Open mike 31/03/2011

Written By: - Date published: 6:00 am, March 31st, 2011 - 47 comments
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47 comments on “Open mike 31/03/2011”

  1. Jenny 1

    .
    A dirty deal requires dirty lies

    You know your opponent’s stand is dishonourable when they resort to spreading lies and promoting falsehoods about your position.

    The government’s Acting Energy and Resources Minister in attacks of opponents to deep sea oil drilling has been caught out lying and spreading slurs that misrepresented their position.

    Gisborne District councillor Manu Caddie accused (Hekia Parata) of lying, or “deliberately misleading the public”, in an article in The Gisborne Herald on Saturday in which she said the exploration permit would involve only 2D and 3D data gathering, not drilling.

    The company would decide whether to start drilling once they had all the information and, if they did decide to drill, they would have to apply for a mining permit, she said.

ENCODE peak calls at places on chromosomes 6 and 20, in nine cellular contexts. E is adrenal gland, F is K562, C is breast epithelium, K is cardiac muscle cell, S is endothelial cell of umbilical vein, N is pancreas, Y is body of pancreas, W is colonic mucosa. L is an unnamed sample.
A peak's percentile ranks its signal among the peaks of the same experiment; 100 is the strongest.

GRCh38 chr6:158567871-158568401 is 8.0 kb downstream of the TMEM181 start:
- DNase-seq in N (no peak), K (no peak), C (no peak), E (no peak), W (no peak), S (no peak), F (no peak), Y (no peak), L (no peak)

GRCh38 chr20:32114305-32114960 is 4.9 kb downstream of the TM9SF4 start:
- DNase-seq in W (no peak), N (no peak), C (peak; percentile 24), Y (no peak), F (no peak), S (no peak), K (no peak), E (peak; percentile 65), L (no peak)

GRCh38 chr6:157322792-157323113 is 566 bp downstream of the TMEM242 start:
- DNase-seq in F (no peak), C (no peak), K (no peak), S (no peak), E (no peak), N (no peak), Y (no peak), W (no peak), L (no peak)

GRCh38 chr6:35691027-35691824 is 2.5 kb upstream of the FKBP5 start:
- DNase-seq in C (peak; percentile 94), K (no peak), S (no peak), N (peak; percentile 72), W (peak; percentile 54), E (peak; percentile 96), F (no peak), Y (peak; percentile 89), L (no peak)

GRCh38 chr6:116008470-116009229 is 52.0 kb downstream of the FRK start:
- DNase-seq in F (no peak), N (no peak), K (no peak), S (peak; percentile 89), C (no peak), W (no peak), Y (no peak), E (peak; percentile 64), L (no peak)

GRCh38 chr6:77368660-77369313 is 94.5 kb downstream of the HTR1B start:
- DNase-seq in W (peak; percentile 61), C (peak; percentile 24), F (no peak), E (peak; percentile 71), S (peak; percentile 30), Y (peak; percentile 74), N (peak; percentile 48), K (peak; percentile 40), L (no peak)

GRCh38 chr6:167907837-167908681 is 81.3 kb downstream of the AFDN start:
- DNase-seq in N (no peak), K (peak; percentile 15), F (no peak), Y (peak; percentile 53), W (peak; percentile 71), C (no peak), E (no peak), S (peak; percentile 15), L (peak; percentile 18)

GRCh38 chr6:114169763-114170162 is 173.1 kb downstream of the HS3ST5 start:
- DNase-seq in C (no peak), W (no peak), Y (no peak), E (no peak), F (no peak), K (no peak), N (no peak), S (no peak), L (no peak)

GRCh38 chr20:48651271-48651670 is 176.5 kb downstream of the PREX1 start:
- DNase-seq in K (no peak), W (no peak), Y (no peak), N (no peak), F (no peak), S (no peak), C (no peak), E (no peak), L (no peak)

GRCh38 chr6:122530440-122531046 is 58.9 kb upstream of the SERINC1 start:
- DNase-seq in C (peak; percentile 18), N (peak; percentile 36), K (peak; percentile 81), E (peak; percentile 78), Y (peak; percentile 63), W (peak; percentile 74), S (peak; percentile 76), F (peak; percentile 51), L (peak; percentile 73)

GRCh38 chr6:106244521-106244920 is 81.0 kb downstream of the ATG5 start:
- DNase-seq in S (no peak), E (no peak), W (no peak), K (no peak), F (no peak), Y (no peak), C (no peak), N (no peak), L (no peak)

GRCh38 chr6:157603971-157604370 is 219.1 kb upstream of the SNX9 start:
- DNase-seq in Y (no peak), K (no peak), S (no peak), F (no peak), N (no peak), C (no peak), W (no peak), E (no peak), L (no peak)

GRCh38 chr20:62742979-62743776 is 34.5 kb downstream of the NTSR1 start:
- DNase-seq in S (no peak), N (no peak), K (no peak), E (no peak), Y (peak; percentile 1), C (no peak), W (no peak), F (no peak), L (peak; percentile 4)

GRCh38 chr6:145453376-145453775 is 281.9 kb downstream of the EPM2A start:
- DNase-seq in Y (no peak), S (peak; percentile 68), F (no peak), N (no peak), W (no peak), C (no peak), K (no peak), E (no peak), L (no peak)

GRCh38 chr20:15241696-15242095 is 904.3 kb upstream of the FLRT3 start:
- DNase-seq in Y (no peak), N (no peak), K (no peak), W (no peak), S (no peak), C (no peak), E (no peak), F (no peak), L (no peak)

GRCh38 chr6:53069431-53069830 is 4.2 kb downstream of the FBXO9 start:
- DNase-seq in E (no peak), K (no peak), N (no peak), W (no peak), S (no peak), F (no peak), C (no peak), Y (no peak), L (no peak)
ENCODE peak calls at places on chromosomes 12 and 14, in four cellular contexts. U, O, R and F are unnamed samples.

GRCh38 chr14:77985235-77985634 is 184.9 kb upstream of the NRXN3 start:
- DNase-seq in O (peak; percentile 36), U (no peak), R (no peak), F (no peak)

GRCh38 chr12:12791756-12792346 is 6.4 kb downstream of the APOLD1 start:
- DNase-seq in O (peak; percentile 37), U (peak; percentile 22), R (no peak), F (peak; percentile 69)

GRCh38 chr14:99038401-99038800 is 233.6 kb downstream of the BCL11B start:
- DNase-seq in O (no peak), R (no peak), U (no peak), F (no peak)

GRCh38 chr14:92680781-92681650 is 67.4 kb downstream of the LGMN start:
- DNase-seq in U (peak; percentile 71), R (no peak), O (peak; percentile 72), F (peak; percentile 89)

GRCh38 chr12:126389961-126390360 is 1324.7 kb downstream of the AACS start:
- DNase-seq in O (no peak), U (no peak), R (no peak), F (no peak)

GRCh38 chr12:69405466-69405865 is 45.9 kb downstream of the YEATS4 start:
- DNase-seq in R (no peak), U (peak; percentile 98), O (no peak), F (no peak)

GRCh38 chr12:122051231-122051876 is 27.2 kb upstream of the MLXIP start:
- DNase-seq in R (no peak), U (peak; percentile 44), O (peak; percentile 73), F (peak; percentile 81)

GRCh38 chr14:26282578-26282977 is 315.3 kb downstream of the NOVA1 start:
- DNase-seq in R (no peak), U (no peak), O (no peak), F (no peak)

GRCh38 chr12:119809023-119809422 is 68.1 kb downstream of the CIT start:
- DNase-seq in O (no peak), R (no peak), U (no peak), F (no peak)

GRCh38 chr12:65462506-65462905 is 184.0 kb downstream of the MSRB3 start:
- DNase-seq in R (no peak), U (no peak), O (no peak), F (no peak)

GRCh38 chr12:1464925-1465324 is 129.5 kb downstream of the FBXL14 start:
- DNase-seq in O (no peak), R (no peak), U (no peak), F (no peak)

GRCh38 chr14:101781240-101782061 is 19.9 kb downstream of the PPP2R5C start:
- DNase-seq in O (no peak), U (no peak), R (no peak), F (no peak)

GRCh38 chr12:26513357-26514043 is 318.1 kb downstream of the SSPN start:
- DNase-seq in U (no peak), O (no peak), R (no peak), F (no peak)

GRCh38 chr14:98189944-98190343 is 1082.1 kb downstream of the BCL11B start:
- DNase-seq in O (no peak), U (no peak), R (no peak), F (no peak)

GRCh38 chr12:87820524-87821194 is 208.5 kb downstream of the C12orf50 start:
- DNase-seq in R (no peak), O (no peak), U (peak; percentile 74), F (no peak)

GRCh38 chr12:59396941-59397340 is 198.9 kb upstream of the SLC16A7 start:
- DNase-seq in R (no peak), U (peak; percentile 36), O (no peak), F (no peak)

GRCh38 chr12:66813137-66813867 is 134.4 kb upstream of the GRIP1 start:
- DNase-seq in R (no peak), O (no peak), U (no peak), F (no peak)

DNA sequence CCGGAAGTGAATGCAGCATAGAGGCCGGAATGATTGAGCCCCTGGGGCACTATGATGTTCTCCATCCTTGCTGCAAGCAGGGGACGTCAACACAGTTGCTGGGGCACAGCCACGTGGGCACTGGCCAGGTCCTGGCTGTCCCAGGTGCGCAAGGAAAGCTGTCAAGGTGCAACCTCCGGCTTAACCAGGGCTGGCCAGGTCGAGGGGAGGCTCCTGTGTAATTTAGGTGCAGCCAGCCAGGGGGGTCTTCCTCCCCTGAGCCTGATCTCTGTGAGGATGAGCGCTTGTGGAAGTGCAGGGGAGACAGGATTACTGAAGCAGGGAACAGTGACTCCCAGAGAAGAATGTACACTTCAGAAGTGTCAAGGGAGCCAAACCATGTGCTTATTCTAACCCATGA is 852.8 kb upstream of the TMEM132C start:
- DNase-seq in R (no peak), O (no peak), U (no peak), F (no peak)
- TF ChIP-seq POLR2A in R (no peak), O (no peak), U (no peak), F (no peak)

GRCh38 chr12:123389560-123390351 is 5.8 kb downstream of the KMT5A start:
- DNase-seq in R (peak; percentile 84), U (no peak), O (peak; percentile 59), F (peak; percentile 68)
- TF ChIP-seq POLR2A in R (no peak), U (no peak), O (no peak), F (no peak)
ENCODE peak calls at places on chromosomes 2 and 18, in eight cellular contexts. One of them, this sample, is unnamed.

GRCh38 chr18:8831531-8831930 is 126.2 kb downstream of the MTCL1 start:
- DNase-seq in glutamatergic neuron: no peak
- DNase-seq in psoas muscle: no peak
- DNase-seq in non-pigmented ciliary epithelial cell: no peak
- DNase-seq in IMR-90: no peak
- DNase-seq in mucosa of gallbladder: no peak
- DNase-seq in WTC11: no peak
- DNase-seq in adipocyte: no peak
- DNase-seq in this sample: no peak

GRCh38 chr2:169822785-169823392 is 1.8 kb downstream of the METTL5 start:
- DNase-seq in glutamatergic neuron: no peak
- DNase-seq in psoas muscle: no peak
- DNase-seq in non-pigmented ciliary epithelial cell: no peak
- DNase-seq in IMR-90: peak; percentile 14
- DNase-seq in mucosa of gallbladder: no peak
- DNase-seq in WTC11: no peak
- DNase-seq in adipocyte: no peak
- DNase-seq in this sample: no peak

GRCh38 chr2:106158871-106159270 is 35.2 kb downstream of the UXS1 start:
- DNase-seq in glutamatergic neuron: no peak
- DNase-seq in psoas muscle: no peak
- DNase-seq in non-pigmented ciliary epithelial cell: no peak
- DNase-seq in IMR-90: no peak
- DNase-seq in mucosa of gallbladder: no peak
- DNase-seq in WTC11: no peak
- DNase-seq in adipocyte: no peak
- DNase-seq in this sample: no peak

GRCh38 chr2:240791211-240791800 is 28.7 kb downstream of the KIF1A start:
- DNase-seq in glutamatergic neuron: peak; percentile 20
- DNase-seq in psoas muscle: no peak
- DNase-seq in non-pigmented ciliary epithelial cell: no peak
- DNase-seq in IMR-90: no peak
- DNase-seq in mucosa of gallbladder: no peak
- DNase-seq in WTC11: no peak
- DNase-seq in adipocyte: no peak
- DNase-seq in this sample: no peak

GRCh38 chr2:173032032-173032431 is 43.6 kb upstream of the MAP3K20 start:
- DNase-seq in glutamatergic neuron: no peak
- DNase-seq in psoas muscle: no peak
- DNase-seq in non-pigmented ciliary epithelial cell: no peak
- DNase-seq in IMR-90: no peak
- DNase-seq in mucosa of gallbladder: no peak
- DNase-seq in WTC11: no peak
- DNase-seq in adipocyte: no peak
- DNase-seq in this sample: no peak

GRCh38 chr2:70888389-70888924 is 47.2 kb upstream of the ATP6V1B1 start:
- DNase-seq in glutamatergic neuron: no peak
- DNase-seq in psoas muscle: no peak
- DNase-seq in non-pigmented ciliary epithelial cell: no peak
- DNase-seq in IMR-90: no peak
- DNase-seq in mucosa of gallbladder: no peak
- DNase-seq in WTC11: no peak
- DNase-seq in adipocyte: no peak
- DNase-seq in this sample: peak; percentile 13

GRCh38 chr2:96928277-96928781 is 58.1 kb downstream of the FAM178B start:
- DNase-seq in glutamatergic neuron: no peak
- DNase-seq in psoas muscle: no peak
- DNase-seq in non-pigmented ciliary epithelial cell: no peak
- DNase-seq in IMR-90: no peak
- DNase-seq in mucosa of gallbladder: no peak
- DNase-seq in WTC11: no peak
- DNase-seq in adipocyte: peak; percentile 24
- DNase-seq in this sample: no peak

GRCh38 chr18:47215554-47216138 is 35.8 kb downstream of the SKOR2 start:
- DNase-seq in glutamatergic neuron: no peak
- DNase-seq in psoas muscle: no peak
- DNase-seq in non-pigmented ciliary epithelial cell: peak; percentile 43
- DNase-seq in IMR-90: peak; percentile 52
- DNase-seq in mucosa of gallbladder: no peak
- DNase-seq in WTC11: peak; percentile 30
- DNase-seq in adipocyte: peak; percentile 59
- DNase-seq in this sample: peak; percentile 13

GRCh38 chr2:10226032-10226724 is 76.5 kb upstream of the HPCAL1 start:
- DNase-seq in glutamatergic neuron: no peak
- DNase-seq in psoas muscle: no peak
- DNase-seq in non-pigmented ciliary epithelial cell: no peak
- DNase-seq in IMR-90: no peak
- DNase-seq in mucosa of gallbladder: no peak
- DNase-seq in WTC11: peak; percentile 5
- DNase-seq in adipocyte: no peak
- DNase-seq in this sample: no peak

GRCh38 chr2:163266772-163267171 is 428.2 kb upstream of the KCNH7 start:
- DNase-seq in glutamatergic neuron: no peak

But Manu Caddie says this was a blatant lie.

    The permit signed last year by her predecessor allowed the company to drill one exploratory well within 60 months of the commencement of the permit, he said in a written statement.

    “There is no need for Petrobras to come back and ask the Government for another permit before they start drilling . . . the permit expressly gives permission to drill a well.”

    Ms Parata also said there had been “scaremongering” going on that seismic monitoring could cause earthquakes.

    That claim has been made numerous times by anti-drilling group Te Ahi Kaa in various media.

    But Mr Caddie said this morning that the group had been misquoted.

    First they ignore you.